Of course, natural selection is just one process, and that I'll agree with them on (although I seriously doubt that they really understand what they're talking about), and it may perhaps in some cases even not play a major role in order/change in complexity/evolution overall, but it's still there, lurking in the background, and directing evolution when the situation is right.
So it really does matter whether natural selection is true.
How can it be untrue!? I don't get it -- they mean, there is no selection happening, AT ALL? So I guess competition in the business world also goes by some other model, that has nothing to do with natural selection, despite the concept actually originating there? Like...that sentence...makes no sense, actually. They could've asked "whether natural selection is significant in [situation X]" or "whether natural selection is a prominent force" or anything along those lines, but debating its truth value? Huh?

I guess I'm just too scientistically reductionist to comprehend such lofty topics. Oh well.

(I would've typically been more polite about stuff like this, but Jerry Fodor really pisses me off on some other topics too. Don't. Get. Me. Started.)

Mystery Language #01

Ok, let's start easy.

5 points to whoever can tell me what this is, and another 5 for translating the first paragraph!

Meanwhile, let me procrastinate with serious posts by pretending to study for Monday's physchem midterm... *yawn* never mind!

NOTE: "points" do not constitute valid currency anywhere outside this blog, or even inside this blog.

MM#11 Answer: Rhizochromulina: algal amoeba

ResearchBlogging.orgRemember this from a looooooong time ago?

Rhizochromulina. Mischievously looks like a chlorarachniophyte... [source]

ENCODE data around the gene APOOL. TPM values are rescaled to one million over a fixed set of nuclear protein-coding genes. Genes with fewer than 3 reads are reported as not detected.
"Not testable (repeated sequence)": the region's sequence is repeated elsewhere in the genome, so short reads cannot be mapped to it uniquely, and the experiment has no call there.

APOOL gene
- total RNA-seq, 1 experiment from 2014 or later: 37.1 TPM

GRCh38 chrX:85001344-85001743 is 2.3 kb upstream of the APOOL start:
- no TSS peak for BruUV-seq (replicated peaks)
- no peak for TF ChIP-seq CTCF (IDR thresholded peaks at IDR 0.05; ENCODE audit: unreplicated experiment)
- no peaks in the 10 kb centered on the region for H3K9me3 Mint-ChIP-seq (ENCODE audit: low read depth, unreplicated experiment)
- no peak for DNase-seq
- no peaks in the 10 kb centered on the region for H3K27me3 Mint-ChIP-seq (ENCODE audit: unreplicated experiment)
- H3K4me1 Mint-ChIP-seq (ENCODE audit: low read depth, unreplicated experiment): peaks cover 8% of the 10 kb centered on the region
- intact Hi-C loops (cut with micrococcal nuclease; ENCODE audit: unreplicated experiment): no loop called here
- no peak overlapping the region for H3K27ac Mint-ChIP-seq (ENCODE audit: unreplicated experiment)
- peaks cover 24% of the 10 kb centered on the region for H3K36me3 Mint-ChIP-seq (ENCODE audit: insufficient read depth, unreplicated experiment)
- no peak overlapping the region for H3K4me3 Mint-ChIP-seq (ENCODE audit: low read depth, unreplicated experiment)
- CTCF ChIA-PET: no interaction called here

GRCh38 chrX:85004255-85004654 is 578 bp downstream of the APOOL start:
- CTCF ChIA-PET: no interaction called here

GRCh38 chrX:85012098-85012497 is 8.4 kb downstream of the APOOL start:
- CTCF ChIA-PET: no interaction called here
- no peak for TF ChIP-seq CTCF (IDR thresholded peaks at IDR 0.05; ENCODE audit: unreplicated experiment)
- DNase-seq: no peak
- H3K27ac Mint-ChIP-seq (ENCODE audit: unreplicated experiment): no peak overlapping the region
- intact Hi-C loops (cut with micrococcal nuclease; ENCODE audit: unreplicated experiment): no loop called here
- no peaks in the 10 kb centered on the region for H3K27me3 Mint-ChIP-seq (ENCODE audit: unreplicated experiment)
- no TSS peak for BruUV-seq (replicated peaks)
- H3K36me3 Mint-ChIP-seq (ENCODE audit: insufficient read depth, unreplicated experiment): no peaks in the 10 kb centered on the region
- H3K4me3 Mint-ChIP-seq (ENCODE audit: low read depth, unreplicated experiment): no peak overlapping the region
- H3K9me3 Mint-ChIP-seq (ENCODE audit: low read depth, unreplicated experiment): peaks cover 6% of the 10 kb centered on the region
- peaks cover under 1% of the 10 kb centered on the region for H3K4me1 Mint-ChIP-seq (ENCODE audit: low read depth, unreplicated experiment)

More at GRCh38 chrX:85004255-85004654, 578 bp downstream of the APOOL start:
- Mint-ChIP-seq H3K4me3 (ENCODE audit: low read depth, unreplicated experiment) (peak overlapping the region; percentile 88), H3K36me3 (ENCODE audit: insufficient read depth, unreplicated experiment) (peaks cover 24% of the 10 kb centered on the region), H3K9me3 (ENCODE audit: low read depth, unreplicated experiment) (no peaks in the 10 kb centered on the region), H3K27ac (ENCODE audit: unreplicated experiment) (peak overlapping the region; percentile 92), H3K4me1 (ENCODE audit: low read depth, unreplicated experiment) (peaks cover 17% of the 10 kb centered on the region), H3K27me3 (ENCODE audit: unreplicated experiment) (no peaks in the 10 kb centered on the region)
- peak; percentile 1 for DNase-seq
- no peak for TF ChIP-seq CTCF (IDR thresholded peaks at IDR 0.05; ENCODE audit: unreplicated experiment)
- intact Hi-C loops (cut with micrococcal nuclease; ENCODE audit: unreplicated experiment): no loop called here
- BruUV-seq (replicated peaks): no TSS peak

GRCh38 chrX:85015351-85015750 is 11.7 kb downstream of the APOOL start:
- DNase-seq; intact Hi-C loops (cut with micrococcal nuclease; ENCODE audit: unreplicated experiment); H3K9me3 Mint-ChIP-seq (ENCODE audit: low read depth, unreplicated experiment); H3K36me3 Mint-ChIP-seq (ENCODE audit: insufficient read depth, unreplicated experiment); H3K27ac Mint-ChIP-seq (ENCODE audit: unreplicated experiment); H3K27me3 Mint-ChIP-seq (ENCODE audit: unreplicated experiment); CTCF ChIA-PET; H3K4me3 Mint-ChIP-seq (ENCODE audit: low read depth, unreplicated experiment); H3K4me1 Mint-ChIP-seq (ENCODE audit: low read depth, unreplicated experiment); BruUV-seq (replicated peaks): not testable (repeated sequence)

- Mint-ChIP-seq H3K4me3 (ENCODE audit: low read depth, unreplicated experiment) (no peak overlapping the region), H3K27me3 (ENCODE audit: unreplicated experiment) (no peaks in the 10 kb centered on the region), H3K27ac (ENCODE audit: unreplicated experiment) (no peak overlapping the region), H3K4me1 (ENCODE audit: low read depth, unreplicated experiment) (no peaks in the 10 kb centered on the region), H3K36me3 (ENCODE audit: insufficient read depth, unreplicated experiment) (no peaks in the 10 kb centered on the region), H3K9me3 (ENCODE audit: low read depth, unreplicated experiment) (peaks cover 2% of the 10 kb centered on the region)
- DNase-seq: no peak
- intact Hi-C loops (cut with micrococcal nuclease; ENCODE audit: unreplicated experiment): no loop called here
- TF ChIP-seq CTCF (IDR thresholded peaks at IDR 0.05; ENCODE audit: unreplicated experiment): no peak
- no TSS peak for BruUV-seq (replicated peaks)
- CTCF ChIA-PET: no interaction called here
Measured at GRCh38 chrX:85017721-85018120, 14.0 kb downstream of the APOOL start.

As a warning, about the only marginally comprehensive ochrophyte phylogeny I found was in TC-S & Chao, J Mol Evol. It looks like this, and makes me want to cry:

[no comment needed] (TC-S & Chao 2006 J Mol Evol)

In case those names look simply alien to you, you're not alone. In fact, I wouldn't be surprised if they'd stump some phycologists. Ochrophyte phycologists. This, my friends, is where we enter the bottomless pit of chaos that is Cavalier-Smith Taxonomy. It's a special kind of taxonomy, so I capitalised it.

So Rhizochromulina belongs to Actinochrysia in Alophycidae in Hypogyristea in Marista in Ochrophyta. I wonder if the latter is the only one of those which human beings actually use. Eikrem et al. (2004 Phycologia) put Rhizochromulina and co. in Dictyophyceae, which seems to be the taxon used by the world outside Tom's head. Seems like Dictyophyceae = Actinochrysia exactly; save for a milirank difference. That way, Tom gets to take an old, well-accepted group and liven things up with a fresh name. And get his own attached to it. Damn good deal he's got there...

Anyway back to algal amoebae...Rhizochromulina's fellow Dictyophyceans include the silicoflagellate Dictyocha, a 'heliozoan' Ciliophrys and a loricate flagellate Apedinella[photo]. And Pteridomonas, which appears to be a wannabe Choanoflagellate. Such a small group, such morphological diversity. Although, I don't know whether I can say that yet...

Initially I wanted to do a big overview of Stramenopile (fine, "Heterokont", happy?) amoebae, and take a look at their phylogenetic distribution to try to guess how easy it can be for cells to switch between amoeboid and flagellate forms through their evolution, and whether the easier direction would be from flagellate to amoeba or vice versa. This has some implications in cellular evolution, as well as the overall eukaryotic tree and its much-contested root. TC-S 2009 JEM(free access) argued (sigh.) for an important aspect of the unikont-bikont split being cytoskeletally amoeboid vs. flagellate cell morphologies (see my Naegleria post for further info), as well as evoking lateral transfer of myosin II (a motor protein [mostly] unique to unikonts, that is, opisthokonts like us and amoebozoans(Richards & TC-S 2005 Nature)) to Heteroloboseans (bikonts), enabling their complete transformations between amoebae and flagellates. Ok, take home message: I wanted to have a closer look at the EPIC MESS that is eukaryotic cellular evolution.